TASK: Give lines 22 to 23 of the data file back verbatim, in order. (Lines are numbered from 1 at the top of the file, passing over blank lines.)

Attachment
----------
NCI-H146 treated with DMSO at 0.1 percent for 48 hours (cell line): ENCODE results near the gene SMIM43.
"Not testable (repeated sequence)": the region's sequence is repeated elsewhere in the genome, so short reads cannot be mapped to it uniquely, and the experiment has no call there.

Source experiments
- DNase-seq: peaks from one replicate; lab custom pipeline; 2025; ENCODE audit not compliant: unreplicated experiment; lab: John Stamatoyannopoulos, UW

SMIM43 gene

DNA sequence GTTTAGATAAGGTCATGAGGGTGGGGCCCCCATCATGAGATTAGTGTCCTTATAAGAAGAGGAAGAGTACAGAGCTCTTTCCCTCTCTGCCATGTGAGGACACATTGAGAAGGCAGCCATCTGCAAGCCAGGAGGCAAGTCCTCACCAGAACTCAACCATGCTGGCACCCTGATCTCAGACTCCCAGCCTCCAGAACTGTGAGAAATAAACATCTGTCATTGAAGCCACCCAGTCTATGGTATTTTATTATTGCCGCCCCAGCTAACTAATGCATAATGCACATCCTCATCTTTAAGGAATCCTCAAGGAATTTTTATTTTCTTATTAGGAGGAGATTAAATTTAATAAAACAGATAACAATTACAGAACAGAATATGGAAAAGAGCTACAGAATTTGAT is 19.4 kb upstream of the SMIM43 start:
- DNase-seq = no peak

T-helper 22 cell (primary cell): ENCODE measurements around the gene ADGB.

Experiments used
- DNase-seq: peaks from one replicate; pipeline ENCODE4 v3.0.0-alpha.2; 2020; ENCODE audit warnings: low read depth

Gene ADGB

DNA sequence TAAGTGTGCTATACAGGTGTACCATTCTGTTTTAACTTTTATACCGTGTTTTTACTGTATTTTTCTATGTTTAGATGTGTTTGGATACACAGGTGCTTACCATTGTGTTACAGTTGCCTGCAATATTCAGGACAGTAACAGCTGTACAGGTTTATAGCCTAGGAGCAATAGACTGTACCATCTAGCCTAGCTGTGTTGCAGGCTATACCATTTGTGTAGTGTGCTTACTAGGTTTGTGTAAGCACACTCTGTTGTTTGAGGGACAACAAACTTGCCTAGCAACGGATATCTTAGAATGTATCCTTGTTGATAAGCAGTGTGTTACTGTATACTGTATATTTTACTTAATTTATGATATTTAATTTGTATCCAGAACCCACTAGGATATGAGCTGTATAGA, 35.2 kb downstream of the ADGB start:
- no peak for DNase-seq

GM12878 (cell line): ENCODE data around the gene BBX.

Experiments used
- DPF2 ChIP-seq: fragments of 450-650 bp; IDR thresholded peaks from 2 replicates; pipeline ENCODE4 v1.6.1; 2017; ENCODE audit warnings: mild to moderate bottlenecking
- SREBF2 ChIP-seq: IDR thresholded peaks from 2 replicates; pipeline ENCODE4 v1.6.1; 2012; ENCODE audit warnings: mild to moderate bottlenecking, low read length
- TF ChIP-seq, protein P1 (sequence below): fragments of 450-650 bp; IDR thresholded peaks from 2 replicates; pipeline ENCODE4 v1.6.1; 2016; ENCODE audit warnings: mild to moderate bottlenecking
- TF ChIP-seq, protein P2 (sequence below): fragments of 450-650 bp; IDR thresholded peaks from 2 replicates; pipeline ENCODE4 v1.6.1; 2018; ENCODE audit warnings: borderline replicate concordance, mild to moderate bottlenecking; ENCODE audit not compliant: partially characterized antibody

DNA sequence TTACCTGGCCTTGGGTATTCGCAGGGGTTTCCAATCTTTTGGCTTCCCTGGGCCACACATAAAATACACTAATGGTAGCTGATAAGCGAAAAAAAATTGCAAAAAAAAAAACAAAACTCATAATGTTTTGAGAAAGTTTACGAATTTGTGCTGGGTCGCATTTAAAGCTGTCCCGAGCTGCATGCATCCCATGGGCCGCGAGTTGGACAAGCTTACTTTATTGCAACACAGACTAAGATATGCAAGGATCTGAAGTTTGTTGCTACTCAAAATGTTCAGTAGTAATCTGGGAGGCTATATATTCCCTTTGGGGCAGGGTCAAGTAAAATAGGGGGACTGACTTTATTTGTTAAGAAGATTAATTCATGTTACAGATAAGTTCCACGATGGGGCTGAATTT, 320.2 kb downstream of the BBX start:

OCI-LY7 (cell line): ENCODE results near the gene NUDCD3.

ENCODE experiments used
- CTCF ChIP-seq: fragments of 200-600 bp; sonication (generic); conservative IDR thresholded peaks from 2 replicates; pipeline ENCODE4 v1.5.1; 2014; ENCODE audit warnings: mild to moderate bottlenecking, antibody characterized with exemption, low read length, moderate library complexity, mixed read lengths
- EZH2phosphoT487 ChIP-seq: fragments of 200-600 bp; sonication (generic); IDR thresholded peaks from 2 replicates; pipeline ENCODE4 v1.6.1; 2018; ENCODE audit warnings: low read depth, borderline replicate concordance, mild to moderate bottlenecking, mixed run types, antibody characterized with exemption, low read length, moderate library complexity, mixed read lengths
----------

ENCODE experiments used
- CTCF ChIP-seq: fragments of 200-600 bp; sonication (generic); conservative IDR thresholded peaks from 2 replicates; pipeline ENCODE4 v1.5.1; 2014; ENCODE audit warnings: mild to moderate bottlenecking, antibody characterized with exemption, low read length, moderate library complexity, mixed read lengths